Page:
HDF5 is, to some extent, a filesystem on its own. By introducing B-Trees and by the way it manages blocks, it duplicates the functionality of a filesystem. When you are running your code, you are probably running it on an operating system with a proven and scalable filesystem. Hence, I would suggest to write your numerical raw data into a single file using raw file access or MPI-IO and write the meta-data (endianess, size, attributes, etc.) into a separate JSON or XML file. If you have multiple datasets you can organize them into a directory or a hierarchy of directories. When you want to distribute the dataset, you just have to pack it into a ZIP file.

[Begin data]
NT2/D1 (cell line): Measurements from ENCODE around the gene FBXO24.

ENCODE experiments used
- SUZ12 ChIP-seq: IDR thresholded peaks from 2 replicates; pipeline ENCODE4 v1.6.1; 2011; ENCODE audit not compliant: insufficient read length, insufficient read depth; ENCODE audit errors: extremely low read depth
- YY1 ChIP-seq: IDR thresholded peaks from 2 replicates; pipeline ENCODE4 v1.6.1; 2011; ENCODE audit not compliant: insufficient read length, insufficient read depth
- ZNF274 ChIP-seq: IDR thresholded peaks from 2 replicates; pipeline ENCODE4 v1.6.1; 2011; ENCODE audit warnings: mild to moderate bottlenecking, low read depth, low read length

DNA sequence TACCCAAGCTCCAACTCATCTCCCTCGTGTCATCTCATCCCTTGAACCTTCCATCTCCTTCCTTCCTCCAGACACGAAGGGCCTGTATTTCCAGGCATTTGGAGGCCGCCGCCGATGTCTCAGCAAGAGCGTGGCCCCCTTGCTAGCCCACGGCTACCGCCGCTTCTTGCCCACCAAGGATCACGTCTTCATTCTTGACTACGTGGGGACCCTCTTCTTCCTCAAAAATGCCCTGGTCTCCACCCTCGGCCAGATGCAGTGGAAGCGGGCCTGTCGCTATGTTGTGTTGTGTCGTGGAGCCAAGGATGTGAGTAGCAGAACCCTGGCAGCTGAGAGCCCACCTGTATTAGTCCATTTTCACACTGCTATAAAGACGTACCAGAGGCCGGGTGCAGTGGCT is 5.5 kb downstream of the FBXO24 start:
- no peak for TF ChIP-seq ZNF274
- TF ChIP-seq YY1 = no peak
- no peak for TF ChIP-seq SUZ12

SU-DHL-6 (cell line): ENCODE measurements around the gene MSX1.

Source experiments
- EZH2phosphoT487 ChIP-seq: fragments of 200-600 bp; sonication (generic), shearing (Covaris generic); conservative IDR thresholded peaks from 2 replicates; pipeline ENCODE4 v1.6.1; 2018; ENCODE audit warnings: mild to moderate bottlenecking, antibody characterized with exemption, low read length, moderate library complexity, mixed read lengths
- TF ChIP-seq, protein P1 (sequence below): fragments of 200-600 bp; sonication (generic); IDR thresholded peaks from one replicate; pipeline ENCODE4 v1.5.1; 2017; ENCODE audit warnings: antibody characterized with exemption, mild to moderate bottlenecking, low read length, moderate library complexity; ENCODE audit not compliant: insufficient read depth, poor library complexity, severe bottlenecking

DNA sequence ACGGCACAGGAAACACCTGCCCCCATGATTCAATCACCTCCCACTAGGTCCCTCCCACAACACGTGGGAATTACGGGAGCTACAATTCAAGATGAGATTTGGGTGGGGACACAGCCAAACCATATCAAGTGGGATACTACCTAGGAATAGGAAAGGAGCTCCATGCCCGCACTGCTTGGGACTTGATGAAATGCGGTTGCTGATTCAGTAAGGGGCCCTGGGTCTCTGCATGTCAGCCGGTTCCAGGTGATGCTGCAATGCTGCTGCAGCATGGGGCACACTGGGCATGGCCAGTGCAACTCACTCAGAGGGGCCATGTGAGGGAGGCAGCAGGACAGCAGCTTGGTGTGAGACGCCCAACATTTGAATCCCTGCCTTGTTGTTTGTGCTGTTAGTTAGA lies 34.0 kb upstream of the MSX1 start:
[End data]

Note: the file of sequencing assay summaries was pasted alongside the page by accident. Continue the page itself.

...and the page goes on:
The only downside is that you have to deal with Endianness yourself, which is, however, not hard.
For an inspiration on how this can be done see Dragly, et. al. "A. Experimental Directory Structure (Exdir): An Alternative to HDF5 Without Introducing a New File Format" Front. Neuroinform., 2018, 12.